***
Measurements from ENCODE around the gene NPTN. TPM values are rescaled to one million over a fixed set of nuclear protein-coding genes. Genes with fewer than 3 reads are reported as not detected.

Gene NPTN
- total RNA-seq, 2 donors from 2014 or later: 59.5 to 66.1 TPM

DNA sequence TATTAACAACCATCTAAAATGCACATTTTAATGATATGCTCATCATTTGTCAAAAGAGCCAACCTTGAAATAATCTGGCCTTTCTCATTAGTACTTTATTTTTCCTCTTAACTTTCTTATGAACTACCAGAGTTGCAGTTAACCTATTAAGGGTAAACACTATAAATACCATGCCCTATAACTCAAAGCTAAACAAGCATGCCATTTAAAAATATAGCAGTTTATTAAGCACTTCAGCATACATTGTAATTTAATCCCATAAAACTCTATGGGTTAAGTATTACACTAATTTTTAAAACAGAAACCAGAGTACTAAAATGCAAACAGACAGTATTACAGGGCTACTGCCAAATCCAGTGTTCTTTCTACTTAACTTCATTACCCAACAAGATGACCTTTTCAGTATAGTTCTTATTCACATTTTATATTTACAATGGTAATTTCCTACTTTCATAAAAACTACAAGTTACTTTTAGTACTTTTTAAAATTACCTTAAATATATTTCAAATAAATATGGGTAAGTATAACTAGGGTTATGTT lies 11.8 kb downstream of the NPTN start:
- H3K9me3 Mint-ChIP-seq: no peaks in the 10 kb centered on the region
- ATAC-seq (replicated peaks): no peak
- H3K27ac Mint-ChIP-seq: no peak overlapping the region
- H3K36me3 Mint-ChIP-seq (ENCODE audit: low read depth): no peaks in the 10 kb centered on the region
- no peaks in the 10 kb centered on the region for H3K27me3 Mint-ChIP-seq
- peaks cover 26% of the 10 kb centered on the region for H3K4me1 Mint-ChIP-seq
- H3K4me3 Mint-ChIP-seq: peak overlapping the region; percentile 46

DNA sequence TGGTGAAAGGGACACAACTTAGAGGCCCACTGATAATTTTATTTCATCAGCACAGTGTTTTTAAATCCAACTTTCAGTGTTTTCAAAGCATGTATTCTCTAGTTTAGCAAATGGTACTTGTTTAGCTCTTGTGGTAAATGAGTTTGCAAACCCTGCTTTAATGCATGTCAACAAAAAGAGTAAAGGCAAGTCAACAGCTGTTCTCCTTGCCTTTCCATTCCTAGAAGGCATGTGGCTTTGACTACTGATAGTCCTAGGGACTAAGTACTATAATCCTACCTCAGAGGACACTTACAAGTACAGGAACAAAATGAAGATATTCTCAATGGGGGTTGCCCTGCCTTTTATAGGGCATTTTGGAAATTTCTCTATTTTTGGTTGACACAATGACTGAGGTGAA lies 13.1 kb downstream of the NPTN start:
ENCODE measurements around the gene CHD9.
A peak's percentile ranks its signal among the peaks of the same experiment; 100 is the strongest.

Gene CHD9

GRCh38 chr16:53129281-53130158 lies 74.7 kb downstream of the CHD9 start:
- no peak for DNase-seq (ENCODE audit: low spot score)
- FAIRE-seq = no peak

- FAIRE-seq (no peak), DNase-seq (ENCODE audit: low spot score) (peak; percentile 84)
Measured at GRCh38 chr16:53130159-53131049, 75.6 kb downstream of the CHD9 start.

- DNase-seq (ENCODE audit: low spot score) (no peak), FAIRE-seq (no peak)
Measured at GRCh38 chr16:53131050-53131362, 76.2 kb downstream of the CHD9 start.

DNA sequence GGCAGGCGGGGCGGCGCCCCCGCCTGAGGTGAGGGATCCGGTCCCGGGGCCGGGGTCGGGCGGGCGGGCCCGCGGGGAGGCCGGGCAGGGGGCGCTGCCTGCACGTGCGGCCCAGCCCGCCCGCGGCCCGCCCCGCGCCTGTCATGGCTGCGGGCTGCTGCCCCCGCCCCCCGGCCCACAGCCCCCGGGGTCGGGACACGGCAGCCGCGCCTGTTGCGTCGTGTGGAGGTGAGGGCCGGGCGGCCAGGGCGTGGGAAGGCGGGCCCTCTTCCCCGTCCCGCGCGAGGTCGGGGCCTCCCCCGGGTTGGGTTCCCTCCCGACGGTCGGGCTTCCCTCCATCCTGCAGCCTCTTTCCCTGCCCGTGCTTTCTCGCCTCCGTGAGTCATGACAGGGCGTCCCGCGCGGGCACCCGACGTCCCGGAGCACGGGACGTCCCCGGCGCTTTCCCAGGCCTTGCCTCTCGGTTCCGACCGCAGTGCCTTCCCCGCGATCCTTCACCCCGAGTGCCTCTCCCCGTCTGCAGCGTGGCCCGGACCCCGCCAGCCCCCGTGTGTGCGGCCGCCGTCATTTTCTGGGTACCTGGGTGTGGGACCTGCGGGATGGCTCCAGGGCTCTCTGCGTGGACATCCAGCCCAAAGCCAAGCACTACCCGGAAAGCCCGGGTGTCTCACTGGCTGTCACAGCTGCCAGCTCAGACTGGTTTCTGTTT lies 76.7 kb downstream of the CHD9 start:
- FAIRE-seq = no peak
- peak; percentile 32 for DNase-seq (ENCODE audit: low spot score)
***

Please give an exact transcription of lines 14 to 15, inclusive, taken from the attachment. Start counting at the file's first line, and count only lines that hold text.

A peak's percentile ranks its signal among the peaks of the same experiment; 100 is the strongest.

Gene CHD9